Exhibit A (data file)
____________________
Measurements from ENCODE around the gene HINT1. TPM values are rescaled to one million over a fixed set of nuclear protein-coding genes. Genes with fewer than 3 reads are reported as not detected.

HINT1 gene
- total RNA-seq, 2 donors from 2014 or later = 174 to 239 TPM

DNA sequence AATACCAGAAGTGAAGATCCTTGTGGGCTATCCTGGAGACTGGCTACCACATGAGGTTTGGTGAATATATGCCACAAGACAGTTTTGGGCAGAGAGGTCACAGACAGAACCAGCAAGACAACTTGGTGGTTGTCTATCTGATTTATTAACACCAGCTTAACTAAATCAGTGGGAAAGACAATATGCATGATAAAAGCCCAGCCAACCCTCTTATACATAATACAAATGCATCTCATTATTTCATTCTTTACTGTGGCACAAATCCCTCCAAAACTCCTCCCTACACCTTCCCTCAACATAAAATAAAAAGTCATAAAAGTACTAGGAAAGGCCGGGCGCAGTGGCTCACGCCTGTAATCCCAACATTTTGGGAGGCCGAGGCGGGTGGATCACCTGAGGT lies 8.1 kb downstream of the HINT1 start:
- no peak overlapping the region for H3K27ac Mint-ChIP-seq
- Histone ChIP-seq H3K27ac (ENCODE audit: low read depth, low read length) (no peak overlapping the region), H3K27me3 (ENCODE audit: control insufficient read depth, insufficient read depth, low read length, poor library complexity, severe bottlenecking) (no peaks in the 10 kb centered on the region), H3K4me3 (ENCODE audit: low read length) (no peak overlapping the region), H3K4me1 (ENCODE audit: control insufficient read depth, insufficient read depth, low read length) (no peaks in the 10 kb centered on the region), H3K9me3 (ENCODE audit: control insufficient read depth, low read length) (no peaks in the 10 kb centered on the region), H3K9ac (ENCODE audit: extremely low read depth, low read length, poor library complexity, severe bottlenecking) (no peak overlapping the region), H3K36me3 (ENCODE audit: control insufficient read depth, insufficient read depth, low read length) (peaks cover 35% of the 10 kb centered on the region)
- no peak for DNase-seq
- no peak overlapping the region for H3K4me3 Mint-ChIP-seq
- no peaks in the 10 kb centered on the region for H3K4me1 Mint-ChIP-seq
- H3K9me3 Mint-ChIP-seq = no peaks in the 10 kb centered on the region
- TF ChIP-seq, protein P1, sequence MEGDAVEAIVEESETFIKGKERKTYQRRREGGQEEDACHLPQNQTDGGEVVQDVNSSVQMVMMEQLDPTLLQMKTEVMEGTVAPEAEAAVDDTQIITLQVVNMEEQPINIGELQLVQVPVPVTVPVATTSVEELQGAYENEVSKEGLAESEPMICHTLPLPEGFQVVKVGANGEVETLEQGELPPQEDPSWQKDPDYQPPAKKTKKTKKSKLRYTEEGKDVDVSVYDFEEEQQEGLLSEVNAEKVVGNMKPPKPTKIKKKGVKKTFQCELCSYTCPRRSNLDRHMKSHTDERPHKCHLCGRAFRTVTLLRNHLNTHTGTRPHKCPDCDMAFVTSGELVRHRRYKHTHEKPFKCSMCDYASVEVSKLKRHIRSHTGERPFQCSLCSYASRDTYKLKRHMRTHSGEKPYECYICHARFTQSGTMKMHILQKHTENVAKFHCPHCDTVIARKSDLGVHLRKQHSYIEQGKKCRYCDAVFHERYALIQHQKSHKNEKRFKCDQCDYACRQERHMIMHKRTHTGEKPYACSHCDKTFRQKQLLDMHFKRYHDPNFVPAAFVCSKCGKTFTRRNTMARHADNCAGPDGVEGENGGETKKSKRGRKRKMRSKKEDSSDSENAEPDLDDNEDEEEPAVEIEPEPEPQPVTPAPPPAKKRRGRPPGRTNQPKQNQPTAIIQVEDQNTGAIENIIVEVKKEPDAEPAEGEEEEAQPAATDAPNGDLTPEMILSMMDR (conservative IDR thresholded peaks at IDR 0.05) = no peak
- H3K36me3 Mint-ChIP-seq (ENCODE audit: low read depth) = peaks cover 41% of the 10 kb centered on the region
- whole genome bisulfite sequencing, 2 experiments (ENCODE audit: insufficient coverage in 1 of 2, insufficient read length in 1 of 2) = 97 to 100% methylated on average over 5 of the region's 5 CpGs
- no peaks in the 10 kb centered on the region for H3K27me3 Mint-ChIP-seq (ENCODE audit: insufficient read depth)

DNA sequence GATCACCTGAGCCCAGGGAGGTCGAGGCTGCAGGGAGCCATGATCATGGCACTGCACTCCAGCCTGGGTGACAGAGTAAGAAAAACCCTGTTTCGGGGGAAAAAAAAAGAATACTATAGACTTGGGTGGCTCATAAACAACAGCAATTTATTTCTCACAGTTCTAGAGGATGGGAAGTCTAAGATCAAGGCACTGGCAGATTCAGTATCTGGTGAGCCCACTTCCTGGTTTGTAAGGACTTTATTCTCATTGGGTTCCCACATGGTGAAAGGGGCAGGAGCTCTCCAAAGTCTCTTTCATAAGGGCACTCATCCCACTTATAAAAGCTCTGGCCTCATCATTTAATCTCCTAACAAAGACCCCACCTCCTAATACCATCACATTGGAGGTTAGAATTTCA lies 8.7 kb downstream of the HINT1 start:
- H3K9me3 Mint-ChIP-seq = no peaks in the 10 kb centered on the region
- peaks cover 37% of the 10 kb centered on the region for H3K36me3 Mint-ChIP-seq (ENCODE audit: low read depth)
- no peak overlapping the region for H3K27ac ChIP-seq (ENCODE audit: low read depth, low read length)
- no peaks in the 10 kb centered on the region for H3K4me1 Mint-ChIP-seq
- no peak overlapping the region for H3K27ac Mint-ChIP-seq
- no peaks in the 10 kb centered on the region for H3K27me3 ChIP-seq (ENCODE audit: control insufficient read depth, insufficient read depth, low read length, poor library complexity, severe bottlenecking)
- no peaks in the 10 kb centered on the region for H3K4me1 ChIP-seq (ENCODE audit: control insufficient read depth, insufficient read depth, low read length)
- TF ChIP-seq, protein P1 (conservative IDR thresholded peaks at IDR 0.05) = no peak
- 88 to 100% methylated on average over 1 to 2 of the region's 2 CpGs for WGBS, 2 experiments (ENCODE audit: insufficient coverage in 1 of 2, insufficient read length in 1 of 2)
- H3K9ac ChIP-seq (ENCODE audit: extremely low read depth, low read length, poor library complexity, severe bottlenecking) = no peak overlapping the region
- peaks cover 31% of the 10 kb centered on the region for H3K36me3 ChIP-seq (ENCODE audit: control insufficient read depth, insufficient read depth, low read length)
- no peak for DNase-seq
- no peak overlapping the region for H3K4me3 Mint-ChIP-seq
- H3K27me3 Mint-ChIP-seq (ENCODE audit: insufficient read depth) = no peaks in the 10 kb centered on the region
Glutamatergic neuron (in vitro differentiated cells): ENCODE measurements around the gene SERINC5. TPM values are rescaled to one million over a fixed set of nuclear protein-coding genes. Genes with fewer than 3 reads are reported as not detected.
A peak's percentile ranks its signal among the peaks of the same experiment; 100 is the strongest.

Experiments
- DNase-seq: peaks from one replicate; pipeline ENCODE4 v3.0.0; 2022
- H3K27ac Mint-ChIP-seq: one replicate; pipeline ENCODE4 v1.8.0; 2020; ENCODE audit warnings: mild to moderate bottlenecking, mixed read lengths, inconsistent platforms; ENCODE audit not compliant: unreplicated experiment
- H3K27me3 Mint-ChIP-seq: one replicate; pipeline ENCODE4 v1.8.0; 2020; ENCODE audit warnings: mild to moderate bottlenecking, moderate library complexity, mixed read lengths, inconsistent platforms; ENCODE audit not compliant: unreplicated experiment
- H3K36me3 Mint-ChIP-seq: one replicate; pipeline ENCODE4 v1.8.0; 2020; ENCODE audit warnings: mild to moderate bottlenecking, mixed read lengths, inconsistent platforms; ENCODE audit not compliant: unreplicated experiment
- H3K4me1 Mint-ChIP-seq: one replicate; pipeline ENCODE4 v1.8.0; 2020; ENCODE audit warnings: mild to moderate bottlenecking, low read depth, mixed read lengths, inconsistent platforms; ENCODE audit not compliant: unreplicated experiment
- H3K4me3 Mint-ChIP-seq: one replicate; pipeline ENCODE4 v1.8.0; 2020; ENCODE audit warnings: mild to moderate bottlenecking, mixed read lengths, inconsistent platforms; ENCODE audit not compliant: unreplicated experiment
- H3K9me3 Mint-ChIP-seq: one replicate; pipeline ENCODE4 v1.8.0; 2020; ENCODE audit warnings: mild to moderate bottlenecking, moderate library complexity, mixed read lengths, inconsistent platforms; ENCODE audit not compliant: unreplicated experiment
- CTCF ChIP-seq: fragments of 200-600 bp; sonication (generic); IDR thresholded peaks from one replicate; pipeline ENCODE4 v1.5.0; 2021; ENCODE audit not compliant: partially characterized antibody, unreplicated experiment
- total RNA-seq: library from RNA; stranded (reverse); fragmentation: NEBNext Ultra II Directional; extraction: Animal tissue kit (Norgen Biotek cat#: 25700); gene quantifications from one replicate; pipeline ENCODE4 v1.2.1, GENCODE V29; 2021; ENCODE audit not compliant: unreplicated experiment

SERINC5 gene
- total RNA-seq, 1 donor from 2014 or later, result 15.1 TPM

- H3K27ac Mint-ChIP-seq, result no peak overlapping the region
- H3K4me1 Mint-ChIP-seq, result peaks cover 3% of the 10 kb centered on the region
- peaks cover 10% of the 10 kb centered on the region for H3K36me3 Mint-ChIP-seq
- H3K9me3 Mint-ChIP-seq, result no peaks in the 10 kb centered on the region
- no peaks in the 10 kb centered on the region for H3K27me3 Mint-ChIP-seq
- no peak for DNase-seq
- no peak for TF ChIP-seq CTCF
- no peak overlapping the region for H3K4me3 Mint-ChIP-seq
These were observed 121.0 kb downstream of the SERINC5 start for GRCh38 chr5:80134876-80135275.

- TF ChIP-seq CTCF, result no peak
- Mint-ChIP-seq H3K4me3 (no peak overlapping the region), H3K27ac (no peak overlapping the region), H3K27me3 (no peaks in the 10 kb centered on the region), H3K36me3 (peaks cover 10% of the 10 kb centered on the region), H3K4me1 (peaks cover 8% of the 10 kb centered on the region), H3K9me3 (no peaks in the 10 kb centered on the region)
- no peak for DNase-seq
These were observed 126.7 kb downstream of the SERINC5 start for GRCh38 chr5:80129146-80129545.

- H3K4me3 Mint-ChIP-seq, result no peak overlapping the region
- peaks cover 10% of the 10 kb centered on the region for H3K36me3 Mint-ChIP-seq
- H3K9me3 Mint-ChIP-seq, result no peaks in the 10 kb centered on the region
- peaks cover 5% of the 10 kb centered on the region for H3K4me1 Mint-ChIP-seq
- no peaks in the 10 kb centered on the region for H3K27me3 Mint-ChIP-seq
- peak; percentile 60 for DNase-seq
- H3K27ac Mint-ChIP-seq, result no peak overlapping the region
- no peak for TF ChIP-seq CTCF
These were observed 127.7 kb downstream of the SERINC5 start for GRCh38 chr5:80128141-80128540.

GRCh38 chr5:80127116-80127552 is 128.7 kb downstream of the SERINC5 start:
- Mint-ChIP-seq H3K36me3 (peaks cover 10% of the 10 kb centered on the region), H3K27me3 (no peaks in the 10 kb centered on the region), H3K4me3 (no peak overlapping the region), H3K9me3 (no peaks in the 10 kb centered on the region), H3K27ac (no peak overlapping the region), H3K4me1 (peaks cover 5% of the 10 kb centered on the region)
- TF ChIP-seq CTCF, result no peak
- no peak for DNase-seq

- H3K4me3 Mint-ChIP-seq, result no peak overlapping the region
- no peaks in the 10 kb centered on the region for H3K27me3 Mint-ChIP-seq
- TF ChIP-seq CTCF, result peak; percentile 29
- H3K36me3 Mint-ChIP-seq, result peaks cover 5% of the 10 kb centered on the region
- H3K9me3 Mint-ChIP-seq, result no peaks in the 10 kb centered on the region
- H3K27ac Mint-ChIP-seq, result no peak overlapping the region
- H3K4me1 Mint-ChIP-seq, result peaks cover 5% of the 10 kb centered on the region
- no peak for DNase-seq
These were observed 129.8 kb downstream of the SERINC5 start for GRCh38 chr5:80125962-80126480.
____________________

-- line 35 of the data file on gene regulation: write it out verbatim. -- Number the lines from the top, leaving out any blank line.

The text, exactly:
- H3K27me3 Mint-ChIP-seq: one replicate; pipeline ENCODE4 v1.8.0; 2020; ENCODE audit warnings: mild to moderate bottlenecking, moderate library complexity, mixed read lengths, inconsistent platforms; ENCODE audit not compliant: unreplicated experiment